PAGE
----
Trump lawyers call Comey ‘Machiavellian’ in note to Mueller

FILE - In this Jan. 10, 2017 file photo, then-FBI Director James Comey testifies on Capitol Hill in Washington. Lawyers for President Donald Trump unleashed a blistering attack on Comey in a confidential memo last year addressed to special counsel Robert Mueller, casting him as ÒMachiavellian,Ó dishonest, self-serving and Òunbounded by law and regulation.Ó The June 27, 2017 letter, obtained by The Associated Press, underscores the Trump legal teamÕs intense effort over the last year to undermine the credibility of a law enforcement leader it sees as a critical witness against the president. (AP Photo/Cliff Owen, File)

By ERIC TUCKER and CHAD DAY

Associated Press

WASHINGTON — Lawyers for President Donald Trump unleashed a blistering attack on former FBI Director James Comey in a confidential memo last year to the special counsel, casting him as “Machiavellian,” dishonest and “unbounded by law and regulation” as they sought to undermine the credibility of a law enforcement leader they see as a critical witness against the president.

The letter, obtained by The Associated Press, underscores the intense effort by Trump’s legal team over the last year to tarnish Comey’s reputation and pit the president’s word against that of the former FBI director. Comey’s firing in May 2017 helped set in motion the appointment of special counsel Robert Mueller, and one-on-one conversations with Trump that Comey documented in a series of memos helped form the basis of Mueller’s inquiry into whether the president obstructed justice.

The June 27, 2017, letter was written by Marc Kasowitz, then the president’s lead lawyer, as Mueller and his team were in the early stages of their investigation into Trump associates and as they had begun examining whether the president, by firing Comey, had sought to stymie an FBI investigation into the Trump campaign’s ties to Russia. The White House initially pointed as justification for the firing to a Justice Department memo that faulted Comey for his handling of the Hillary Clinton email investigation, though Trump later said that “this Russia thing” was on his mind when he made the move.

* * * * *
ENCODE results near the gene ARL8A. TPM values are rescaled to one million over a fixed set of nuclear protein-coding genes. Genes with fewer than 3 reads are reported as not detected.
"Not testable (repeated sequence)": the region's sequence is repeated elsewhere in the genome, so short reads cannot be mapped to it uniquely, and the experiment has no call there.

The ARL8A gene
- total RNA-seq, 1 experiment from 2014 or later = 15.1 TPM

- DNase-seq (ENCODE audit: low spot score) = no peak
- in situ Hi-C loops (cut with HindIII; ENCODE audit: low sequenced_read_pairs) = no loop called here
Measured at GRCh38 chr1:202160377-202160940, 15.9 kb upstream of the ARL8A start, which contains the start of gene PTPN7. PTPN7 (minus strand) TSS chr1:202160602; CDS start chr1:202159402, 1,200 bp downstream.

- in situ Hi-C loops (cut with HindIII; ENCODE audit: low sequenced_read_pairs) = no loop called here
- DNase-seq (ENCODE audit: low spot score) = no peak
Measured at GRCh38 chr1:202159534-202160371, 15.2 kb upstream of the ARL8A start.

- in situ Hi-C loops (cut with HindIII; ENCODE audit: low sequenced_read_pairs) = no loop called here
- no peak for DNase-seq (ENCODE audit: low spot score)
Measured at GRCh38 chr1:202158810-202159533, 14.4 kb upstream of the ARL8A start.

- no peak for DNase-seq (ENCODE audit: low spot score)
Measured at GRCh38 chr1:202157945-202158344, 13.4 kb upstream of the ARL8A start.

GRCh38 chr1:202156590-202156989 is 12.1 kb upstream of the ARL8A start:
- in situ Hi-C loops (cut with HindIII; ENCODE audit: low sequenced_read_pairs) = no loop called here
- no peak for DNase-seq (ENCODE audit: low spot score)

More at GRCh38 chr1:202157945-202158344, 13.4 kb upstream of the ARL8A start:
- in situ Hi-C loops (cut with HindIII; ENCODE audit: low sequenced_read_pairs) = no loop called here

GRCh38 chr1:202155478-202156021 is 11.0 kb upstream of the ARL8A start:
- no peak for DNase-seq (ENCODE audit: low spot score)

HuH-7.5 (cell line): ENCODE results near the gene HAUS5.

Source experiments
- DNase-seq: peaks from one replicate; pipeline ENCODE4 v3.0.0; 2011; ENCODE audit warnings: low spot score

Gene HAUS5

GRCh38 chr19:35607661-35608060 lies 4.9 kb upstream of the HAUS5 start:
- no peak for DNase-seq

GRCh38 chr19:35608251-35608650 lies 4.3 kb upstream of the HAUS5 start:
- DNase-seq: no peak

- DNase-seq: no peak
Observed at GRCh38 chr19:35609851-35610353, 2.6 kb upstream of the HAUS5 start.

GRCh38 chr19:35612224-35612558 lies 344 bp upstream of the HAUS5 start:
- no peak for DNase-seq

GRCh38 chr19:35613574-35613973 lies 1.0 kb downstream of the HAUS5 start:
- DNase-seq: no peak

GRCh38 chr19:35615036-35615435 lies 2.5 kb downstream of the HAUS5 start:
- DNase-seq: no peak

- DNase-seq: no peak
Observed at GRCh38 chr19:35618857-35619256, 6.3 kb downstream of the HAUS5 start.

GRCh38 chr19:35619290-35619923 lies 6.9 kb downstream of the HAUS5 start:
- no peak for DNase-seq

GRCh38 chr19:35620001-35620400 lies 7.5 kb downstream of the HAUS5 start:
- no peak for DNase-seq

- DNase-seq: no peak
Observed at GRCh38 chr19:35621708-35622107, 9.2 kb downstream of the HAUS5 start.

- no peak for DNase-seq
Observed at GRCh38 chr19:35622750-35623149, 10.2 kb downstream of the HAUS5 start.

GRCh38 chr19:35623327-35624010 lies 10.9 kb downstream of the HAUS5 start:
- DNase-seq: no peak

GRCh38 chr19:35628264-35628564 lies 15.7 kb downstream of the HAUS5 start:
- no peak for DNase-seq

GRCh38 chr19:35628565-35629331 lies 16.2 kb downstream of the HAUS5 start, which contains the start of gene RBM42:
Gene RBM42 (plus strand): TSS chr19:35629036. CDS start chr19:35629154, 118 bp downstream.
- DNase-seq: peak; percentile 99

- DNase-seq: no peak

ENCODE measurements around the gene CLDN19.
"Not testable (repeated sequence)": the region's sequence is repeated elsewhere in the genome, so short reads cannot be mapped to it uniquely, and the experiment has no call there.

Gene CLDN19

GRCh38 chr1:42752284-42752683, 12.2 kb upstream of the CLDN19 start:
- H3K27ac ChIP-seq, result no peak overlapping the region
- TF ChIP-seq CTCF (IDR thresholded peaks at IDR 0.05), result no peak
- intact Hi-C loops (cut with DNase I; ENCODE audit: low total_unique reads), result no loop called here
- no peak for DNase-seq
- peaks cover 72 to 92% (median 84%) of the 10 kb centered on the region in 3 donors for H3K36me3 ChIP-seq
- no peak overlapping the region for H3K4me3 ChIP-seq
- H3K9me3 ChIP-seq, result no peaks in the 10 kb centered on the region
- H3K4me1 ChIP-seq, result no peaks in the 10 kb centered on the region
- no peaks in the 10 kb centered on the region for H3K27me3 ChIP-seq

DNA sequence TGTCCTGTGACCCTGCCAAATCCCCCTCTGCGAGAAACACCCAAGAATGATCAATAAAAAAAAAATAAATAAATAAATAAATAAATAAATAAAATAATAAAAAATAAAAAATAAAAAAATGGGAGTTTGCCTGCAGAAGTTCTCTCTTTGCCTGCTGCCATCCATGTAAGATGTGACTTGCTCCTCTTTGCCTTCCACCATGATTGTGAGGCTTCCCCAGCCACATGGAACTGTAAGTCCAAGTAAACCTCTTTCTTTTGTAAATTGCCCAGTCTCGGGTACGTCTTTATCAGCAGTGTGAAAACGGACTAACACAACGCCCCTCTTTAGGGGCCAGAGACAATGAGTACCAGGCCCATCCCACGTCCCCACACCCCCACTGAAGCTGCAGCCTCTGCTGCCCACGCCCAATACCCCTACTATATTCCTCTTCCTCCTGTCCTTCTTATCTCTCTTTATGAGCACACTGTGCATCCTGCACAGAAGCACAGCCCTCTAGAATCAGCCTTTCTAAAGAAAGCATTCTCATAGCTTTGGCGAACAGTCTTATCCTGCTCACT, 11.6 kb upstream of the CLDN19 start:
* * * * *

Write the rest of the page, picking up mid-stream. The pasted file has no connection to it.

It’s not clear to what extent, if any, the attacks on Comey have resonated with Mueller’s team, which is broadly investigating Russian meddling in the 2016 presidential election and continues to seek an interview with the president to assess whether he had a corrupt intent when he fired the FBI director. And even in the face of withering criticism, Comey has been largely consistent in his telling of his interactions with Trump in his memos, his book and numerous press interviews he’s given in recent months.

The 13-page document provides a window into the formation of a legal strategy that remains in use today by Trump’s lawyers — to discredit Comey’s value as a witness. It could have new relevance in the aftermath of a Justice Department inspector general report that criticized Comey for departing from established protocol in the Clinton investigation.

The letter aims to identify for Mueller what the lawyers believe are grievous errors both in how Comey handled the Clinton investigation and in his early, and limited, encounters with the president. In it, Kasowitz argues that Comey cannot be trusted as a witness because he repeatedly embellished his testimony before Congress, put his “own personal interests and emotions” above FBI protocol and left a cloud of undue suspicion above the president’s head.

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